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Wednesday, 12th December 2018

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Five Fatal Flaws of Solar Energy

Viv Forbes

Viv has a degree in Applied Science Geology and is a Fellow of the Australasian Institute of Mining and Metallurgy


The sun is the most important energy source on Earth. It provides our daily warmth and light and the rotation and orbit of the earth turn its steady output into fluctuating day and night, summer and winter. Solar energy powers the growth of all trees, grasses, herbs, crops and algae; it creates the clouds and powers the storms; it is the source of all hydro, photo-voltaic (PV), solar-thermal, bio-mass and wind energy; and, over geological time, it also creates coal.

PV solar panels can directly harvest solar energy. They are useful in remote locations, for some portable applications and, with enough panels and batteries, stand-alone solar can even power homes.

But solar energy has five fatal flaws for supplying 24/7 grid power.

Firstly, sunshine at any spot is always intermittent and often unreliable. Solar panels can only deliver significant energy from 9am to 3pm – a maximum of 25% of each day. Solar can often help supply the hot afternoon demand for air conditioning, but demand for electricity generally peaks at about 6.30pm, when production from solar is usually zero.

Secondly, to be a stand-alone energy supplier, PV solar needs batteries to cover those times when solar is not producing - about 75% of the time under ideal cloudless skies. To charge the batteries for continuous power, while also supplying usable power, a solar plant can only deliver a theoretical maximum of 25% of its day-time capacity.

The chance of cloudy days will greatly increase the battery storage needed, and the generating capacity absorbed in charging the batteries. Currently, only pumped hydro storage could possibly supply the storage capacity needed and then only at massive cost, in a few suitable locations.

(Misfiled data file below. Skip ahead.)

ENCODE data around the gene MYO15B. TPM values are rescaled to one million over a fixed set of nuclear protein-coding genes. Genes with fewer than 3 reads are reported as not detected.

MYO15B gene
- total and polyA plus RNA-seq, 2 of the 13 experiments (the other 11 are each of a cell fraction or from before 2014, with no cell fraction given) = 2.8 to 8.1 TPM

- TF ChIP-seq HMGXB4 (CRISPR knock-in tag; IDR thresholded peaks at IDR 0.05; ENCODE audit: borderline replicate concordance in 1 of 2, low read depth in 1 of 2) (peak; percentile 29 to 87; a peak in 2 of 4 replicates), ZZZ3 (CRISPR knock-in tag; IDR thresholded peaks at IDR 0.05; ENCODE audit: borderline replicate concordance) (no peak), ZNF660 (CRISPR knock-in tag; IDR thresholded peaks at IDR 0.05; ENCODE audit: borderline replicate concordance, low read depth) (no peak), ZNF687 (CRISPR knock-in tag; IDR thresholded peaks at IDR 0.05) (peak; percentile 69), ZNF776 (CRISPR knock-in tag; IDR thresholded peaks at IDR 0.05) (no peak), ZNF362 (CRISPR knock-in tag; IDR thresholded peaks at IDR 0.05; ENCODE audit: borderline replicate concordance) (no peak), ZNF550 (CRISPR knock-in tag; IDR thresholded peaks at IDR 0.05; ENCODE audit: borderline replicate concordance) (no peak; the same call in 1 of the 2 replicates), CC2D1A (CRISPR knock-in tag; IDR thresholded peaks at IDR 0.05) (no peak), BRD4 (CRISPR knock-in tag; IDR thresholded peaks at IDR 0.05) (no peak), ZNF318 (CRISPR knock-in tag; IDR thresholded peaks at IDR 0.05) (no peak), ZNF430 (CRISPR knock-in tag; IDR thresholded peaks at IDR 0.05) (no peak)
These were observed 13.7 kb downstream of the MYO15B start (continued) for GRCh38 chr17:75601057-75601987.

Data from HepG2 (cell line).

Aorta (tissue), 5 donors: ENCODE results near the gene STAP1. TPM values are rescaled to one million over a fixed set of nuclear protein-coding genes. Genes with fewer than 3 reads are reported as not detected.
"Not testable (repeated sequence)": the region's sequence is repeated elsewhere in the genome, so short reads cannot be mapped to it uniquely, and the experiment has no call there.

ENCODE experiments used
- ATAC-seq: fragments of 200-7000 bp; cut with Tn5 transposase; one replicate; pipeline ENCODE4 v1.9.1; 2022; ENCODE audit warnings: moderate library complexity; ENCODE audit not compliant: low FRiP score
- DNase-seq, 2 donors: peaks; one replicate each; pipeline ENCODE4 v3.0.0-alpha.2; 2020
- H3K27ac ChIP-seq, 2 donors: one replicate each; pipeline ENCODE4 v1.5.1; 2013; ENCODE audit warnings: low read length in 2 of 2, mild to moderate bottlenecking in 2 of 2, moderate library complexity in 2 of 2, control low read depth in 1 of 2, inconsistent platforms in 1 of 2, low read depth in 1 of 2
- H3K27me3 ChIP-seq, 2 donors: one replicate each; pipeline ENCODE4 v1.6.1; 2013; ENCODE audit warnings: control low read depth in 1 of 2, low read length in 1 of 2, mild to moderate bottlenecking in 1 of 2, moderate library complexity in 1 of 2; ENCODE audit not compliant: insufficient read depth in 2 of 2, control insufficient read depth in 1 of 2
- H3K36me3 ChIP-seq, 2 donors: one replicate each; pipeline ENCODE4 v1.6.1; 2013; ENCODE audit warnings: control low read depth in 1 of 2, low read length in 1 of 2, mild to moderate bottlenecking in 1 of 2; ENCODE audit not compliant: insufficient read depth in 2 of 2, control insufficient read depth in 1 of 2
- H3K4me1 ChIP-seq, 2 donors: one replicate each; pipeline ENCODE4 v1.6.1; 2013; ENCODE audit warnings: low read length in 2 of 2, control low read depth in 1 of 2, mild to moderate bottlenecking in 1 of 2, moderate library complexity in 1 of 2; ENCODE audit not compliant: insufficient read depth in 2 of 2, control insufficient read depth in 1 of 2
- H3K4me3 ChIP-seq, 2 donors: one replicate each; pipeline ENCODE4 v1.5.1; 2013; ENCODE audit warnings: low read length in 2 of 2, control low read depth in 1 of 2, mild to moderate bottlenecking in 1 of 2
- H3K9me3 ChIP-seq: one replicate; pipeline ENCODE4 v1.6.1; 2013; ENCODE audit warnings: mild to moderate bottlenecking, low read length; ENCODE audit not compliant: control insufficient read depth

Thirdly, solar energy is very dilute, so huge areas of land are needed to collect industrial quantities of energy. 

If it were possible to anchor a solar collector one meter square at the top of the atmosphere, aligned continuously to face the sun, and never shadowed by the earth or the moon, it would receive solar energy at the rate of 1,366 Watts per square metre (W/m2) – that would power 13 light bulbs each using 100 watts.

If that panel were located on the surface, at the equator, under clear skies, aligned continuously to face the sun, and never shaded by the earth or the moon, solar energy dissipated by the atmosphere would reduce energy received to 1,000 watts.

In the real rotating world, where sunshine only reaches usable intensity for about 25% of the time, the best located panel would have a capacity factor of about 17% - it would receive 170 watts of energy – not quite 2 light bulbs.

PV solar panels convert solar energy to electrical energy at an efficiency factor of about 15%. Thus our panel, at the equator, year round, should deliver 25.5 watts of electrical energy – one very dim light bulb.

Away from the equator, solar energy hits the Earth’s surface at an angle, thus delivering less energy per panel.

Shift that panel to Melbourne, add clouds, shading, urban air pollution and dirt on the panels, and fix it to a sloping roof often aligned poorly to collect sunshine, and it is time to start the diesel generator in the car port.

It is sensible to use unused space like roofs for solar collectors but such fragmented facilities will never match a compact well-designed solar plant in construction, maintenance and cleaning costs or go close in achieving the correct panel orientation.

Most people underestimate the land needed for significant solar collectors. In a learned paper published in 2013, Graham Palmer has produced a credible calculation that it would need a square with 31 km sides, completely filled with PV panels, to collect energy equivalent to Australia’s annual electricity requirements.